Sunday. Emma and I took a day trip down to Hampshire today to Mottisfont so that I could enjoy two of my most favourite things. Snowdrops, and an exhibition of work by my favourite artist, Rex Whistler. For years Rex, has been in the shadow of his more famous namesake, but he finally seems to be getting the recognition that he deserves.
Rex Whistler was an artist, like many others, who’s life and career was cut short by the war. I first encountered his work whilst a teenager on a family outing to Plas Newydd on Anglesey where you can look on Rex Whistler’s largest, most-famous, and probably best mural. I studied him for an A-Level art project, and corresponded his brother to borrow some of the rarer books, and have collected a number of his books and made pilgrimages to see other pictures and murals. Whilst working on my A-Level project, my parent’s drove me down to London one Sunday to see the mural in (what is now) Tate Britain’s restaurant … only to find it closed. We managed to talk our way in though, and I managed to swipe a menu that had a detail from the mural on the cover.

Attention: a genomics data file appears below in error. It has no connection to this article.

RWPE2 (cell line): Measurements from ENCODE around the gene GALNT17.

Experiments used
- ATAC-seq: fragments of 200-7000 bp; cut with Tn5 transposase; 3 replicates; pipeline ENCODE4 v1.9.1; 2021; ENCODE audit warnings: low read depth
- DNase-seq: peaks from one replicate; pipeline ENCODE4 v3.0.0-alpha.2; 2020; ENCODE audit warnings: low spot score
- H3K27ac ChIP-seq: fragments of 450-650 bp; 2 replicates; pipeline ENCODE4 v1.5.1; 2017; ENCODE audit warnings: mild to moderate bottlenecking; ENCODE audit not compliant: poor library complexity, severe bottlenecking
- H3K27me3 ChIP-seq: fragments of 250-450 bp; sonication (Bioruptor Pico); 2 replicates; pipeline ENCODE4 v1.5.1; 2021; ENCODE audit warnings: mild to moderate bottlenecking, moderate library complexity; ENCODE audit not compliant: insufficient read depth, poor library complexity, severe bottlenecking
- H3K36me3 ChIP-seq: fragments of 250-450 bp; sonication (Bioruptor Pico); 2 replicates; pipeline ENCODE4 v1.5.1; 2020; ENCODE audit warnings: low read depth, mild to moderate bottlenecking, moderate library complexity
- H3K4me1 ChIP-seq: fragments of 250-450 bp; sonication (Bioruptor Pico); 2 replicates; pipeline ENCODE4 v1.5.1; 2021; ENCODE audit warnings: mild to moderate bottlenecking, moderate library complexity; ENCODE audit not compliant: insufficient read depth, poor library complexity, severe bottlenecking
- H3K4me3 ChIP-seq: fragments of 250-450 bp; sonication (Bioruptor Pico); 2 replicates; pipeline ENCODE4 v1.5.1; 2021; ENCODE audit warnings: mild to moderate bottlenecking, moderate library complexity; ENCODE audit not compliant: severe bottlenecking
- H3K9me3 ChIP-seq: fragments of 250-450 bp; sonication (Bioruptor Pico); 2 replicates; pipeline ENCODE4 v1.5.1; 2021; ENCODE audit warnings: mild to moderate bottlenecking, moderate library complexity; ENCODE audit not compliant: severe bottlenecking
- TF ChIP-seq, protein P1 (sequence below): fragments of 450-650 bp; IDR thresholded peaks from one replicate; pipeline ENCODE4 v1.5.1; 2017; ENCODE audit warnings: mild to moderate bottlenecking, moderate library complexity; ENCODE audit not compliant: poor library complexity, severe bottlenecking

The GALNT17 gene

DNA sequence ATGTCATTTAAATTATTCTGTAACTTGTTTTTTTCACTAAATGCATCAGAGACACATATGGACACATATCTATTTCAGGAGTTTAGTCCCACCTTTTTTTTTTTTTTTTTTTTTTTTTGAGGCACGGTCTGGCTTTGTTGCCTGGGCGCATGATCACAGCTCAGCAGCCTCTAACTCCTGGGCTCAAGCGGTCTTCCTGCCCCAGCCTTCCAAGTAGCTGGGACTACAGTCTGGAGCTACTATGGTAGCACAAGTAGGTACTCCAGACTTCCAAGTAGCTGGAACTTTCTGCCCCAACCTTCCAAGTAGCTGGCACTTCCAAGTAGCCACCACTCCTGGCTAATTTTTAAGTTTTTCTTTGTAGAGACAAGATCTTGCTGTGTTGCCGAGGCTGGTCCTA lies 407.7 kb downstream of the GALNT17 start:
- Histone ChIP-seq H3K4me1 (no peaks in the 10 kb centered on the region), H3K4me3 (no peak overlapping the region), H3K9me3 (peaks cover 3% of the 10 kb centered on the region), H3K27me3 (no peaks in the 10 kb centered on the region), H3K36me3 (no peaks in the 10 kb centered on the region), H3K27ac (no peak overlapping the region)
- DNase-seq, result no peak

Rex Whistler was a master of trompe l’œil – a visual illusion where the eye is tricked into perceiving a two-dimensial painting as a three-dimensional object. Whilst, at Plas Newydd the trompe l’œil is a pictorial scene to mirror that of the Welsh mountains opposite through the windows, at Mottisfont, his mural is the room itself. With the exception of some plain, curved coving and a few details around the bay windows, the entire room is one huge trompe l’œil of plasterwork effect. It’s a stupendous achievment.